Little Blue Box

By Molly Tilton

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Photo Credit:

Leather and fur go in and out of style. Diamonds are one of the few luxury fashion statements that are never viewed as last season. One of the finest gems, diamonds will always be seen as a woman’s best friend and the key to any girl’s heart.

Diamonds also represent one of the world’s most controversial commodities, since their procurement violates many human rights and detracts from the earth’s natural resources. How can an item that is so divisive be so desirable?

Global Witness is an organization that campaigns to prevent corruption and conflict over natural resources.  The group educates communities about the human-rights issue of so-called “blood diamonds” – gems mined by children or political prisoners under duress and used to finance bloody civil wars, primarily in Africa.

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According to Amnesty Intentional, profits from the trade in conflict diamonds, worth billions of dollars, were used by warlords and rebels to buy arms during wars in Angola, the Democratic Republic of Congo and Sierra Leone — wars that have cost an estimated 3.7 million lives.

The director of Global Watch Charmian Gooch says that so far attempts to stem the trade in conflict diamonds have failed. “The fact is that most consumers still cannot be sure where their diamonds come from, or whether they are financing armed violence or abusive regimes,” Gooch says.

Global Watch encourages “environmental governance” at the international level to promote accountability for conflict diamonds within governments and corporations. The organization urges governments to show leadership by holding the diamond sellers who market these gems responsible.  Along with the governments, corporations must act with accountability when selling and purchasing diamonds.

Tiffany & Co. has been a leader in the high-end jewelry industry since 1837. The company prides itself on high-quality gems, unique designs and, of course, the Tiffany signature little blue box.

However, Tiffany’s has also earned a reputation for developing a “sustainability and corporate responsibility” division, dedicated to maintaining corporate standards that all Tiffany gems will be conflict-free.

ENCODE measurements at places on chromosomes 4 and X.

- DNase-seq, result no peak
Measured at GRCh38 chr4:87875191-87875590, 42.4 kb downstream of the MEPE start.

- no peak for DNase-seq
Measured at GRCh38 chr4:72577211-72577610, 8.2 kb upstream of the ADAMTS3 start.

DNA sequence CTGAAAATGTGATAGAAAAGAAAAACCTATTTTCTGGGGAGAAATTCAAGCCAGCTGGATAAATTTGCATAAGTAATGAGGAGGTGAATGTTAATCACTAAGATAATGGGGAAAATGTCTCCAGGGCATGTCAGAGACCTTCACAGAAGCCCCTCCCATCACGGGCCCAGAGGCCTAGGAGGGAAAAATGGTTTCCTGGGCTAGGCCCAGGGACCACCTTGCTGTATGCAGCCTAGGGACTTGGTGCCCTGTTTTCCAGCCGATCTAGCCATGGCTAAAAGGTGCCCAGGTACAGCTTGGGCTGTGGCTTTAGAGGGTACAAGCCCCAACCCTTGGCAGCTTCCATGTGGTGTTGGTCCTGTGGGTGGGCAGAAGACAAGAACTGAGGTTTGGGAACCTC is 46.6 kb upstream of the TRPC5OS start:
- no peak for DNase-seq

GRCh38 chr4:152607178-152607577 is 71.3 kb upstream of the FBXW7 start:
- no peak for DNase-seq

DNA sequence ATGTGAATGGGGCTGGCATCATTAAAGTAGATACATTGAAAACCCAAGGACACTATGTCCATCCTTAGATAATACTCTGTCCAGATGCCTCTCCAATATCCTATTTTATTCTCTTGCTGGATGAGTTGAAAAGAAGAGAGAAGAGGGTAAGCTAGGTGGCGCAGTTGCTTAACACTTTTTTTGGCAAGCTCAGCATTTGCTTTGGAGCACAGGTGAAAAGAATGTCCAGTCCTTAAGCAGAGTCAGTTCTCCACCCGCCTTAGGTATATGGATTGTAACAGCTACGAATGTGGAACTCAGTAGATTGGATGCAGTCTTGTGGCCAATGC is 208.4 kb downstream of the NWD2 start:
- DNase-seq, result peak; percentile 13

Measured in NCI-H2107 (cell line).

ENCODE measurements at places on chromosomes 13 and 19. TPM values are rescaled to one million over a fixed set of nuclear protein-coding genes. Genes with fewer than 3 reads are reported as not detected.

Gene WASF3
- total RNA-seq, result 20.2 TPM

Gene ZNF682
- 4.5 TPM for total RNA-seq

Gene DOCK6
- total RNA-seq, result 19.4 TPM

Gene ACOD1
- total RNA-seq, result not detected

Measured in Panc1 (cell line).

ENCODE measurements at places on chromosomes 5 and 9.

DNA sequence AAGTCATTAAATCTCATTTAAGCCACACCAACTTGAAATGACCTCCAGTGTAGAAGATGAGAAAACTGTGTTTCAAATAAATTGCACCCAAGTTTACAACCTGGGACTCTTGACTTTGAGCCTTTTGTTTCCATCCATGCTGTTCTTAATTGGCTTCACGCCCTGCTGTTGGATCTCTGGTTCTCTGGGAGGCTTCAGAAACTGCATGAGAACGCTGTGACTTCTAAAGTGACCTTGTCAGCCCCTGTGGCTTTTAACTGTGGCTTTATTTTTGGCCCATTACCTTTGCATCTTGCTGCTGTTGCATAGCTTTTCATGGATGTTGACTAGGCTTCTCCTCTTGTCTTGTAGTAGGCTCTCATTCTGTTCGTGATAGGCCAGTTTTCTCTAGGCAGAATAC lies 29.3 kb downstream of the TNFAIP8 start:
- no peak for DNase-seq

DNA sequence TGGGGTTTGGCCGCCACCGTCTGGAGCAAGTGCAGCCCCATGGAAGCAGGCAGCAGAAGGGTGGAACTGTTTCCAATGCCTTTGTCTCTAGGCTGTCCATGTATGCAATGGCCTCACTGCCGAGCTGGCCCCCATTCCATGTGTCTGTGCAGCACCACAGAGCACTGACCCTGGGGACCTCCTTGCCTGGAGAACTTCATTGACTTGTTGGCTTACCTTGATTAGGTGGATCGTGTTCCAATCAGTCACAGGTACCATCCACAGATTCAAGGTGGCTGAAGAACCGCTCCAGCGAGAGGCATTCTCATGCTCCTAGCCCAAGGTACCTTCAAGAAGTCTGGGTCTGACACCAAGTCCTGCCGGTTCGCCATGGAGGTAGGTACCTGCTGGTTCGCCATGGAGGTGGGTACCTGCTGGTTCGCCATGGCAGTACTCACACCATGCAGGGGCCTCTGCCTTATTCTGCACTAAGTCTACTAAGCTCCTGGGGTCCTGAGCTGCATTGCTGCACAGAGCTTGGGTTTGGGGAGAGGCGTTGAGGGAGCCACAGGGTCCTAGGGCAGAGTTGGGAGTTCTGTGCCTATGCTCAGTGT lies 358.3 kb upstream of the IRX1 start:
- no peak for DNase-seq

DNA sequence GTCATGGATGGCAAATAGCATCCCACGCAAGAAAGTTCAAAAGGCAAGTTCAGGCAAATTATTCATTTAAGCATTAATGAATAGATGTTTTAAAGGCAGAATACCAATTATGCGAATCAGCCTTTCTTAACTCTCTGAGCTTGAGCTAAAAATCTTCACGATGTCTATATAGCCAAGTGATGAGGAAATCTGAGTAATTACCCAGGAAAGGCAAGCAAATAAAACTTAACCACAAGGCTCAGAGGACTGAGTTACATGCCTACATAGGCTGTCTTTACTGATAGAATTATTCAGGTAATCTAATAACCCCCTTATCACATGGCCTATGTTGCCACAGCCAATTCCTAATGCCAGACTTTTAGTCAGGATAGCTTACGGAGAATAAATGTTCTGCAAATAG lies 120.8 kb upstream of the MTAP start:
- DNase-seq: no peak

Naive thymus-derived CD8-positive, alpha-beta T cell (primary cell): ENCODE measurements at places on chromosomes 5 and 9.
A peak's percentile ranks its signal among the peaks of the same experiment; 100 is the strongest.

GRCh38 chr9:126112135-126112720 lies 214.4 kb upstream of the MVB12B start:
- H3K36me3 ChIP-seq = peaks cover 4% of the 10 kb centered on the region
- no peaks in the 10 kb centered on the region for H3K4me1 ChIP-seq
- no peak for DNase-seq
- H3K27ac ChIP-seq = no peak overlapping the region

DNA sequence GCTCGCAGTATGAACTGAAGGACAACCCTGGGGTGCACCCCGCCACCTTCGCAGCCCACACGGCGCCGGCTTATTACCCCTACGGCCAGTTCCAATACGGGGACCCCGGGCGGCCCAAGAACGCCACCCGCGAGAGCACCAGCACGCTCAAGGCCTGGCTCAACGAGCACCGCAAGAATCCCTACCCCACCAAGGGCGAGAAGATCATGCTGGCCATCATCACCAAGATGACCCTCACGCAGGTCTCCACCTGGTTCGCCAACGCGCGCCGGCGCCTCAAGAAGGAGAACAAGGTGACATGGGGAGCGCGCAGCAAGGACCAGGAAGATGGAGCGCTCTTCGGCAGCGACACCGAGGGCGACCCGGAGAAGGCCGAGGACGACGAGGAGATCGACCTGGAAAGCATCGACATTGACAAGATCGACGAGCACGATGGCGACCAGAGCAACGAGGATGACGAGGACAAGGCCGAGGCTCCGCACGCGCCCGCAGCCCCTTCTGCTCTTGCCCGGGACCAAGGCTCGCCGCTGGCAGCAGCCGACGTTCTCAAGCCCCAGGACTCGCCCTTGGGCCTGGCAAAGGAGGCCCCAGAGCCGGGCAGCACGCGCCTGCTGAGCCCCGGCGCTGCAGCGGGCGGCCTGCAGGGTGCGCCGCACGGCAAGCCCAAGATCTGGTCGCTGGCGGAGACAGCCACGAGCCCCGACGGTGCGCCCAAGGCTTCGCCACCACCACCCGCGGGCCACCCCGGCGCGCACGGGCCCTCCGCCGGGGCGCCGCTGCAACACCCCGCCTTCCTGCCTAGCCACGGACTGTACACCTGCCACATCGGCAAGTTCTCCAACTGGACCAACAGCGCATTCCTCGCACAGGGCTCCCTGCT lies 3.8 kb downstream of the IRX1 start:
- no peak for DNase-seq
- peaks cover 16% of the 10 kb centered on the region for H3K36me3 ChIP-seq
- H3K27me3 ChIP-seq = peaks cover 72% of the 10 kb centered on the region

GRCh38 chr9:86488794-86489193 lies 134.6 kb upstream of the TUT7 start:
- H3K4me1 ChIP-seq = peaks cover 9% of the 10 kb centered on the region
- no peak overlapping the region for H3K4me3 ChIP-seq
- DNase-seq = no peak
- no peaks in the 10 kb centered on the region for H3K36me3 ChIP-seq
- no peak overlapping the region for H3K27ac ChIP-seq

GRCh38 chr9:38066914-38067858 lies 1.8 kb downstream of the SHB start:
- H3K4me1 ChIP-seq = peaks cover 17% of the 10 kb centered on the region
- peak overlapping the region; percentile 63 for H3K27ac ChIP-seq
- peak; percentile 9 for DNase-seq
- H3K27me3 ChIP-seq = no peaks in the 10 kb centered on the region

Tiffany’s Victoria Alternating Graduated Necklace for $65,000 Photo Credit:

Tiffany’s Victoria Alternating Graduated Necklace for $65,000
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Tiffany’s sustainability commitment goals include both protecting the environment and ensuring human rights.  This commitment covers all aspects of consumers’ purchases, rom responsible sourcing of diamonds and precious metals to collaborating with other industry leaders to positively influence the entire jewelry supply chain.

And Tiffany’s appears to be walking the walk.   A 2011 PricewaterhouseCoopers report was able to trace 100 percent of Tiffany’s rough diamonds directly to a known mine or to a supplier that sources from multiple known mines.

Catherine Tiltona former Tiffany’s employee, says that in the past, “only investors cared about the company’s commitment to the environment and [accountability in the] jewelry industry.” More recently, however, customers have begun directly asking about Tiffany’s sustainability commitment before making purchases, and employees report being trained to respond to customer concerns about sourcing.

Blood diamonds are still prevalent in 2013.  But Tiffany & Co.  has set a standard for corporate accountability and leadership within the jewelry industry.  If the issue of blood diamonds is to ever disappear, more First World governments and corporations must become involved in what many perceive as a Third World problem.

After all, a diamond doesn’t shine so brightly when you know human blood was spilled to bring it to Western markets.

“Look, the right stone can buy anything – safety, information even freedom – but a big stone does not stay secret for very long. The moment you tell anyone about it, your life is absolutely worthless!” ~Danny Archer, played by Leonardo DiCaprio in the film Blood Diamond

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